Heroes of Space: James Irwin

The deeply religious astronaut who found inspiration during his time on the Moon


James Irwin’s irregular heart rhythms were first noted during his Apollo mission. Image credit: NASA

To date, just 12 people have ever walked on the Moon. James Irwin was one of them, landing on the lunar surface alongside David Scott on 31 July 1971 in order to embark on the three-day Apollo 15 mission. It was the fourth Moon landing and Irwin was number eight to walk on the Moon, but it was the realisation of a long-held dream for the then 41-year-old pilot.

Born on 17 March 1930, Irwin had grown up wanting to go to the Moon. He studied naval science, graduating from the United States Naval Academy in 1951 and while his mother had wanted him to become a preacher, his sights were set skywards for a different reason. As such, he became an Air Force officer. This led him to aeronautical engineering and instrumentation engineering at the University of Michigan.

In the late 1950s, he became a test pilot but it very nearly ended his career. In 1961 while teaching a student to fly on a training mission, his plane crashed, causing Irwin severe injuries. As well as suffering compound fractures and amnesia, he was close to losing a leg yet he recovered more than sufficiently to be selected as one of 19 astronauts by NASA in April 1966.

A couple of years later, he was assigned as crew commander of Lunar Module LTA8. He supported the crew of Apollo 10 and he was a backup Lunar Module Pilot for Apollo 12. Apollo 15 was his crowning glory, though. It was the first mission to visit and explore the two-kilometres (1.2-miles) wide Hadley Rille canyon and the 4.5-kilometres (2.7-miles) tall Apennine Mountains. The Lunar Module was on the surface for a then record 66 hours and 54 minutes.

Irwin and Scott collected an astonishing 77 kilograms (170 pounds) of lunar rock samples as they carried out inspections of the nature and origin of the area, spending 18 hours and 35 minutes on the surface during the course of three extravehicular activities. Since the first lunar rover accompanied them, they were able to travel further from the Lunar Module than previous missions could and their endeavours led to the discovery of the Genesis Rock, which was found to have formed in the early stages of the Solar System.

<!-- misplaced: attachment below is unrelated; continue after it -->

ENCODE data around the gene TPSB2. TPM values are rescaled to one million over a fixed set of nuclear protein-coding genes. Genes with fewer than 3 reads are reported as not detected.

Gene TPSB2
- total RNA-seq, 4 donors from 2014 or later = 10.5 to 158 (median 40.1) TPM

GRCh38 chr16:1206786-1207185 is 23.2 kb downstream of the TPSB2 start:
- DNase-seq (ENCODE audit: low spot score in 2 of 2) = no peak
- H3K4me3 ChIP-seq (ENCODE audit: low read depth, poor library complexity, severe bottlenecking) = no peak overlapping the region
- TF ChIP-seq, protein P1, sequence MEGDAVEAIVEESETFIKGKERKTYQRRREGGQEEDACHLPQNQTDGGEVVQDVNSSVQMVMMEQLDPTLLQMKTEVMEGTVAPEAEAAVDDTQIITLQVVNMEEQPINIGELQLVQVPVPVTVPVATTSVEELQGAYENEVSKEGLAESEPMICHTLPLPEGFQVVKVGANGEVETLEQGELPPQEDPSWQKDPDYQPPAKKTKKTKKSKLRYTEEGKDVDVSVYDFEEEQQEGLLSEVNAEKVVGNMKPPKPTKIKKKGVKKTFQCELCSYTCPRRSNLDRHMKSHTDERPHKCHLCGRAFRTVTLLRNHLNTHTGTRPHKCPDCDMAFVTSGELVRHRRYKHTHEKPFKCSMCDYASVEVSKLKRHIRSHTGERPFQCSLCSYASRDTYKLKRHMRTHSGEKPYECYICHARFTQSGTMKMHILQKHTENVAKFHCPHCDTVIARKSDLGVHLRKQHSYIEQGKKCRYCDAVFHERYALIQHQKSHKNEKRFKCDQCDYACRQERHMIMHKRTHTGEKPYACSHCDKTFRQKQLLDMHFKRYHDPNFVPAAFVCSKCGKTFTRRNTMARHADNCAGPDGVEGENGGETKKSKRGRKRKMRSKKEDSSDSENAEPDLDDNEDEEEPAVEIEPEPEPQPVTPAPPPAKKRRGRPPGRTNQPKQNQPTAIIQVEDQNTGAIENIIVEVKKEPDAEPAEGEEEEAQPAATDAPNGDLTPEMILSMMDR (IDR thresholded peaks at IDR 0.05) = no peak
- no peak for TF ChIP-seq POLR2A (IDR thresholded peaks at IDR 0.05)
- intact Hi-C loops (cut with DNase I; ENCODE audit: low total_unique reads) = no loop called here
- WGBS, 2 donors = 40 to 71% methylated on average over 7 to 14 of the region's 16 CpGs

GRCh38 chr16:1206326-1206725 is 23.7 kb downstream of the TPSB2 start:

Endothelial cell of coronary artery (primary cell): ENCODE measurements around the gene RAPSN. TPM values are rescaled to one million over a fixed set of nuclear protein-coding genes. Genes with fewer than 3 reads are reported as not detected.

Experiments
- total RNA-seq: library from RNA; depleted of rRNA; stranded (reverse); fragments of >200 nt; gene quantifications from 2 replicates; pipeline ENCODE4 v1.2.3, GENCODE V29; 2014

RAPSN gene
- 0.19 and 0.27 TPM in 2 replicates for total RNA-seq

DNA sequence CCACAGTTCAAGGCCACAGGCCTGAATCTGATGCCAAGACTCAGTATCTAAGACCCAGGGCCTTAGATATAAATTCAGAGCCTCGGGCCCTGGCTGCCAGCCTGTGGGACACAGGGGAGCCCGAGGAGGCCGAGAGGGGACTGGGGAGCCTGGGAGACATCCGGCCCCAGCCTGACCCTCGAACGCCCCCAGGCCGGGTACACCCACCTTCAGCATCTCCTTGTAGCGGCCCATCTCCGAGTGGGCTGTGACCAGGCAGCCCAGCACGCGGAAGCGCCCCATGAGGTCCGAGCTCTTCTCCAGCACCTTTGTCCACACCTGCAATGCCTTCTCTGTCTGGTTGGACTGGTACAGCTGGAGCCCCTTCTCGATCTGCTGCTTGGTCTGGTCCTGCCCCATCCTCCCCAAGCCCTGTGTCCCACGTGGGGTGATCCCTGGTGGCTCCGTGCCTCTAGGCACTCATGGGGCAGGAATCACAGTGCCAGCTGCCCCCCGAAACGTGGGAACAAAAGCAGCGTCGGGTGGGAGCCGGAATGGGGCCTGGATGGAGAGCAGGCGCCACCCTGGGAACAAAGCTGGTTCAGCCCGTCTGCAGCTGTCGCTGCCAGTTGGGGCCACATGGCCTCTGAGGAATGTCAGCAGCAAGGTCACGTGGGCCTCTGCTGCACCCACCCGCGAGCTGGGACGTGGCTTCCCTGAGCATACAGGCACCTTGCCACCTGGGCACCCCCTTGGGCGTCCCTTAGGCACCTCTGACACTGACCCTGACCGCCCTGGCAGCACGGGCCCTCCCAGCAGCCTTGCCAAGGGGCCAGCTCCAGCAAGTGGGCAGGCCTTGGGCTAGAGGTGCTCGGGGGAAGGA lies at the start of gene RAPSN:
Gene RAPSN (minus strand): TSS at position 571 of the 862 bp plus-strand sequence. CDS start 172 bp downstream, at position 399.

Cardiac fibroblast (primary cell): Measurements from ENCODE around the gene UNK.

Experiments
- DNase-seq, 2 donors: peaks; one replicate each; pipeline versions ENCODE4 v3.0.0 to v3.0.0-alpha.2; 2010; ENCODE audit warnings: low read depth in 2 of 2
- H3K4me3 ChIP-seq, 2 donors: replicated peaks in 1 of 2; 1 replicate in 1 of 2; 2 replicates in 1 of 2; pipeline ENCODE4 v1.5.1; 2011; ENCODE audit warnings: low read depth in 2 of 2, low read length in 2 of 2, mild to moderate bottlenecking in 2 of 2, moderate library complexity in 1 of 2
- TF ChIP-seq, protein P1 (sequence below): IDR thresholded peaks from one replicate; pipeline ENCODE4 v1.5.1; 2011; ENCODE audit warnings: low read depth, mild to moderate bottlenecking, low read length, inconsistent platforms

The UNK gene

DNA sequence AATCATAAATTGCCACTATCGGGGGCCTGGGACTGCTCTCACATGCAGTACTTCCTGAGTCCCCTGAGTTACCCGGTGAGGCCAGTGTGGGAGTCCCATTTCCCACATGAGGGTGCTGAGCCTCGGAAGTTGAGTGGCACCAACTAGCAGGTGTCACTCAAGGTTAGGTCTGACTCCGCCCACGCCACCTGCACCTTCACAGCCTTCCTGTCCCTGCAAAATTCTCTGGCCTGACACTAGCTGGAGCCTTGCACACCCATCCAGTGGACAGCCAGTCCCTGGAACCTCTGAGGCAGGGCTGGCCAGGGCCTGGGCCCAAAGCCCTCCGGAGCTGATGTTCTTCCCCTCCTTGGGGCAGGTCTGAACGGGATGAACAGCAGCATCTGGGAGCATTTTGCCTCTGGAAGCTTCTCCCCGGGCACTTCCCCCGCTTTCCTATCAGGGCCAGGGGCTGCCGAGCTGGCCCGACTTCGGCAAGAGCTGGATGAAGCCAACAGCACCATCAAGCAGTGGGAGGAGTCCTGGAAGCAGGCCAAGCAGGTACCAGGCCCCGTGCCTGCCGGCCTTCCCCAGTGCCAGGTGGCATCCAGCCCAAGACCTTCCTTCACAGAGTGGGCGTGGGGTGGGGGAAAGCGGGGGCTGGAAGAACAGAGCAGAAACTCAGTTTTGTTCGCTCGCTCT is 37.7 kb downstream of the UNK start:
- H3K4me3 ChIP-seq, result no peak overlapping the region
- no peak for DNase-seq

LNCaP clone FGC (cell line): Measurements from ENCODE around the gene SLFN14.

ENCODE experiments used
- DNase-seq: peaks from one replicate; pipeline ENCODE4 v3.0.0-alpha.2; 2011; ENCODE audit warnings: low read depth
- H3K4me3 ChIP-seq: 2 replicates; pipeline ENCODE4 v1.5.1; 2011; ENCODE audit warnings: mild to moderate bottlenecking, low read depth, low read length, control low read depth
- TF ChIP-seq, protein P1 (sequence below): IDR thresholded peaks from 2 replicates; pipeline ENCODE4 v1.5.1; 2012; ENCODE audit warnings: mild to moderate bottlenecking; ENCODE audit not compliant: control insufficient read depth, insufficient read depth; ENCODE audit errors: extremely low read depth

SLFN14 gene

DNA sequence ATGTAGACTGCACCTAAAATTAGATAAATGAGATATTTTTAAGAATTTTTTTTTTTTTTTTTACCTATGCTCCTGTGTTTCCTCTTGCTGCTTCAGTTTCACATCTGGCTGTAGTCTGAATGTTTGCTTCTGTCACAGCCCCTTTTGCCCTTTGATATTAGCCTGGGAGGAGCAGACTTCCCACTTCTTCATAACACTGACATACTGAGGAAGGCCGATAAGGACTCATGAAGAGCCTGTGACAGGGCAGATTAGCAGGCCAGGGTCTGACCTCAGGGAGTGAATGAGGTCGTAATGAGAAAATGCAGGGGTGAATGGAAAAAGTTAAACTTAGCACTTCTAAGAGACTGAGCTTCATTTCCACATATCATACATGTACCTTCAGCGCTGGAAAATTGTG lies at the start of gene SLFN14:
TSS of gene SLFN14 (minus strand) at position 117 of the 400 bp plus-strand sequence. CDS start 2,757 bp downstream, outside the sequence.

Deeply religious, Irwin found his time on the Moon to be very moving. After the first day of exploration, he said the landscape reminded him of his favourite Biblical passage from Psalms. In reciting this – “I’ll look unto the hills from whence commeth my help” – he then displayed a good sense of humour, adding: “But, of course, we get quite a bit from Houston, too.” Apollo 15 successfully splashed down in the Pacific Ocean, with Irwin having logged 295 hours and 11 minutes in space.

Apollo 15 was viewed as a very successful mission. It was the first to use a lunar surface navigation device, the first to see a sub-satellite launched in lunar orbit, and it saw the first scientific instrument module bay to be flown to the Moon. Yet it was also Irwin’s first and only time in space. He resigned from NASA and the Air Force in July 1972 and he went on to form a religious organisation called High Flight Foundation in Colorado Springs.

Unfortunately, the following year he was struck by ill health, suffering a heart attack while playing handball. He had another cardiac irregularity in 1986 while running and then fell prey to a fatal heart attack while he was riding his bike on 8 August 1991. He never recovered and he died the same day, becoming the first of the dozen men to walk on the Moon to pass away.

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